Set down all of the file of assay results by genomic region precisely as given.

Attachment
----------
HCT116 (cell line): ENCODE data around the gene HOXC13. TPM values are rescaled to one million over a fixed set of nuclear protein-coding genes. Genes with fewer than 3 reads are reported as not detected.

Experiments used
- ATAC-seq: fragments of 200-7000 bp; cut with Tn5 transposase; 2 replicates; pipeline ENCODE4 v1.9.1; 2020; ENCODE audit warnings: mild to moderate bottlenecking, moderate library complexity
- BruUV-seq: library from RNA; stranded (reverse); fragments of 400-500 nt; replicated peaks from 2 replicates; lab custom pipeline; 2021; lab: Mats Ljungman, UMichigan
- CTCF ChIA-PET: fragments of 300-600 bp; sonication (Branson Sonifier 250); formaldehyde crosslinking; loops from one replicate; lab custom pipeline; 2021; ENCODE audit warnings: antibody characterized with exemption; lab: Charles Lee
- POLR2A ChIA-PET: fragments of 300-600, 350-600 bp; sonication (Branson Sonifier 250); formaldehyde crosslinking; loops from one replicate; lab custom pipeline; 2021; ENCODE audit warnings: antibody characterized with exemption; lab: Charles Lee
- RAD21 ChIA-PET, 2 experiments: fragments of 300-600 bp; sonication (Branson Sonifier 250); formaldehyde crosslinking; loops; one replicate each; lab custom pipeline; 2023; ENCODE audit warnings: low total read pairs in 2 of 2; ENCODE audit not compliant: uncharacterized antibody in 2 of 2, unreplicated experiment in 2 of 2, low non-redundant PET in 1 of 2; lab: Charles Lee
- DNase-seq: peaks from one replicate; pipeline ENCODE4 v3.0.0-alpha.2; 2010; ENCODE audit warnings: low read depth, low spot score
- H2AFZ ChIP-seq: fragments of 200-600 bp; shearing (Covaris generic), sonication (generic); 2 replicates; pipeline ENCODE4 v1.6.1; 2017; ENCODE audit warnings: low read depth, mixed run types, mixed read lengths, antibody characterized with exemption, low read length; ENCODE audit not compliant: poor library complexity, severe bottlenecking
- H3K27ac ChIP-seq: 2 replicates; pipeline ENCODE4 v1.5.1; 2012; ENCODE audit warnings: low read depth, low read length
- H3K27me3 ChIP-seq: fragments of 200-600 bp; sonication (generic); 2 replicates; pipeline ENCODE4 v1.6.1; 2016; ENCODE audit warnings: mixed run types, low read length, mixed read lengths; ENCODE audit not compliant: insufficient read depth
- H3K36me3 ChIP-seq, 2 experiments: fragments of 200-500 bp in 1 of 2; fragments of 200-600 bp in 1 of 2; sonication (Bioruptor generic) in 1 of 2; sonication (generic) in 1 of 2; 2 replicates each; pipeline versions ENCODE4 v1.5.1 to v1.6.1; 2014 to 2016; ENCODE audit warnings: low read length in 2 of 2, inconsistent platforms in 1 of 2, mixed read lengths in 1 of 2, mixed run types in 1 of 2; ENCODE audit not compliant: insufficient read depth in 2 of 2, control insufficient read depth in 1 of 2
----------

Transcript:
HCT116 (cell line): ENCODE data around the gene HOXC13. TPM values are rescaled to one million over a fixed set of nuclear protein-coding genes. Genes with fewer than 3 reads are reported as not detected.

Experiments used
- ATAC-seq: fragments of 200-7000 bp; cut with Tn5 transposase; 2 replicates; pipeline ENCODE4 v1.9.1; 2020; ENCODE audit warnings: mild to moderate bottlenecking, moderate library complexity
- BruUV-seq: library from RNA; stranded (reverse); fragments of 400-500 nt; replicated peaks from 2 replicates; lab custom pipeline; 2021; lab: Mats Ljungman, UMichigan
- CTCF ChIA-PET: fragments of 300-600 bp; sonication (Branson Sonifier 250); formaldehyde crosslinking; loops from one replicate; lab custom pipeline; 2021; ENCODE audit warnings: antibody characterized with exemption; lab: Charles Lee
- POLR2A ChIA-PET: fragments of 300-600, 350-600 bp; sonication (Branson Sonifier 250); formaldehyde crosslinking; loops from one replicate; lab custom pipeline; 2021; ENCODE audit warnings: antibody characterized with exemption; lab: Charles Lee
- RAD21 ChIA-PET, 2 experiments: fragments of 300-600 bp; sonication (Branson Sonifier 250); formaldehyde crosslinking; loops; one replicate each; lab custom pipeline; 2023; ENCODE audit warnings: low total read pairs in 2 of 2; ENCODE audit not compliant: uncharacterized antibody in 2 of 2, unreplicated experiment in 2 of 2, low non-redundant PET in 1 of 2; lab: Charles Lee
- DNase-seq: peaks from one replicate; pipeline ENCODE4 v3.0.0-alpha.2; 2010; ENCODE audit warnings: low read depth, low spot score
- H2AFZ ChIP-seq: fragments of 200-600 bp; shearing (Covaris generic), sonication (generic); 2 replicates; pipeline ENCODE4 v1.6.1; 2017; ENCODE audit warnings: low read depth, mixed run types, mixed read lengths, antibody characterized with exemption, low read length; ENCODE audit not compliant: poor library complexity, severe bottlenecking
- H3K27ac ChIP-seq: 2 replicates; pipeline ENCODE4 v1.5.1; 2012; ENCODE audit warnings: low read depth, low read length
- H3K27me3 ChIP-seq: fragments of 200-600 bp; sonication (generic); 2 replicates; pipeline ENCODE4 v1.6.1; 2016; ENCODE audit warnings: mixed run types, low read length, mixed read lengths; ENCODE audit not compliant: insufficient read depth
- H3K36me3 ChIP-seq, 2 experiments: fragments of 200-500 bp in 1 of 2; fragments of 200-600 bp in 1 of 2; sonication (Bioruptor generic) in 1 of 2; sonication (generic) in 1 of 2; 2 replicates each; pipeline versions ENCODE4 v1.5.1 to v1.6.1; 2014 to 2016; ENCODE audit warnings: low read length in 2 of 2, inconsistent platforms in 1 of 2, mixed read lengths in 1 of 2, mixed run types in 1 of 2; ENCODE audit not compliant: insufficient read depth in 2 of 2, control insufficient read depth in 1 of 2